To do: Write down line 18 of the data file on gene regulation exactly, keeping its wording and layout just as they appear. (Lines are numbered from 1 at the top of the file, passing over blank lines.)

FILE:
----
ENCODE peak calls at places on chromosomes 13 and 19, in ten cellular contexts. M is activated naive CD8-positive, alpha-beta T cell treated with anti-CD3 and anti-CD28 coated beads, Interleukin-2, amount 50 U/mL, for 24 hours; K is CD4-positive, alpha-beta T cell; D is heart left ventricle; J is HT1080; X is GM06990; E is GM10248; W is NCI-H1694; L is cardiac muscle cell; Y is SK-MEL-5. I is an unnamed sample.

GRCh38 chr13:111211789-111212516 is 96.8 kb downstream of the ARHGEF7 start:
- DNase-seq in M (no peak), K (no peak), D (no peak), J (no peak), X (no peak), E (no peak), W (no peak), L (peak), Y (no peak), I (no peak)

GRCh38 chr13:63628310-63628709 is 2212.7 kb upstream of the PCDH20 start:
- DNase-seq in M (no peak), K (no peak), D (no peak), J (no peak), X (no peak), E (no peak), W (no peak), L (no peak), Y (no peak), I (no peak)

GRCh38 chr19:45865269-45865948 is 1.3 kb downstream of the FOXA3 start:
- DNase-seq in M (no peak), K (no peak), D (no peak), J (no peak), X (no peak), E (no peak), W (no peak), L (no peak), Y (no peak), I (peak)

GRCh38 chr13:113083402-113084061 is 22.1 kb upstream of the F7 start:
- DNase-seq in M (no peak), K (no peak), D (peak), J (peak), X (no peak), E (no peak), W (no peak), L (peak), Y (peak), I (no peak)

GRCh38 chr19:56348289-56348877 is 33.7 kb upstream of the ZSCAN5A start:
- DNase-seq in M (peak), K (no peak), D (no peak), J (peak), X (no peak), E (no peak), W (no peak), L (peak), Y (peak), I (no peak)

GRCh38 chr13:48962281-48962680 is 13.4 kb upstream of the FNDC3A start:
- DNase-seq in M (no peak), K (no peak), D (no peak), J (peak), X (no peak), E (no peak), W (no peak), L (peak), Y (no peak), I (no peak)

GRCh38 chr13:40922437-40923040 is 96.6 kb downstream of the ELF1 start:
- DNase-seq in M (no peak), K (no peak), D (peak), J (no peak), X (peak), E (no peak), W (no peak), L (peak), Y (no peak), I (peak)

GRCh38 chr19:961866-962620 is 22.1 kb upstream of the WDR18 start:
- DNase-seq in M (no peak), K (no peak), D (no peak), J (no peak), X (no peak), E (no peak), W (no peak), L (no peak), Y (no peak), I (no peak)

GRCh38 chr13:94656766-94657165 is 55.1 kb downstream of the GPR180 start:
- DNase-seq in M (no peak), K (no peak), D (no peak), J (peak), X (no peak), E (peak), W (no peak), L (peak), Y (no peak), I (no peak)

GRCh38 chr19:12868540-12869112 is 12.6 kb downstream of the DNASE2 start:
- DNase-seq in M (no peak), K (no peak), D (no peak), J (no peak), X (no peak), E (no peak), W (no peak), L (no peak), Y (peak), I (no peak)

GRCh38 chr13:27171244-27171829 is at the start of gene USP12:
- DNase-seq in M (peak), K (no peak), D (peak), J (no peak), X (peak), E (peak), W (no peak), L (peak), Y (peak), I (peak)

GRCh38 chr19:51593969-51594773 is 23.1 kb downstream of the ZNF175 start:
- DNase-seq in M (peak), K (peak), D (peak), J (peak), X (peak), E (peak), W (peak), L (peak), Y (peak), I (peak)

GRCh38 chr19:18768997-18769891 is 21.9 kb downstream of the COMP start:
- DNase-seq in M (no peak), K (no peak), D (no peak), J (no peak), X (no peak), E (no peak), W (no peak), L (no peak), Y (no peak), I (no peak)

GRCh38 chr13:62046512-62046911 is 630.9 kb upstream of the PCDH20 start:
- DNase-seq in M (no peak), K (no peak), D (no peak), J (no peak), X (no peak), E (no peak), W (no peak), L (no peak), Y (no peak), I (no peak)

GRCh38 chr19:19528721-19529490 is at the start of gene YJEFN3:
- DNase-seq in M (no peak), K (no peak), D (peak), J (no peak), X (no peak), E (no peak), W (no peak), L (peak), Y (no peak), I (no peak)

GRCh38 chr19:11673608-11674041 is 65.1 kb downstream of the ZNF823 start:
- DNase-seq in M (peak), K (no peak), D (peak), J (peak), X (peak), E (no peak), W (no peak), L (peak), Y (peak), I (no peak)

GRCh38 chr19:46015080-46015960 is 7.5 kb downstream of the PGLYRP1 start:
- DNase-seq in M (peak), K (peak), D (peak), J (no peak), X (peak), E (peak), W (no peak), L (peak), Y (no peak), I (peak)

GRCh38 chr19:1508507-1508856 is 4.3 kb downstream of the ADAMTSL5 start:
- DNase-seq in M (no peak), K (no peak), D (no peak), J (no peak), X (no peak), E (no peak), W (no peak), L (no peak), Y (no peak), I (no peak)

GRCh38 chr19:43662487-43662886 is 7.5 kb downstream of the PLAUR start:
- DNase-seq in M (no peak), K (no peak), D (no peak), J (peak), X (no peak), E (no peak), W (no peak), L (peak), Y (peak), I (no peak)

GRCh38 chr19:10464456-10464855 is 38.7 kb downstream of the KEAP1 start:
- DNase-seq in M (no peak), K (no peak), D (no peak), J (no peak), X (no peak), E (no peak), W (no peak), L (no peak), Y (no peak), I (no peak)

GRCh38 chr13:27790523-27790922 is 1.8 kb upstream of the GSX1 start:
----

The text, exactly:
GRCh38 chr13:94656766-94657165 is 55.1 kb downstream of the GPR180 start: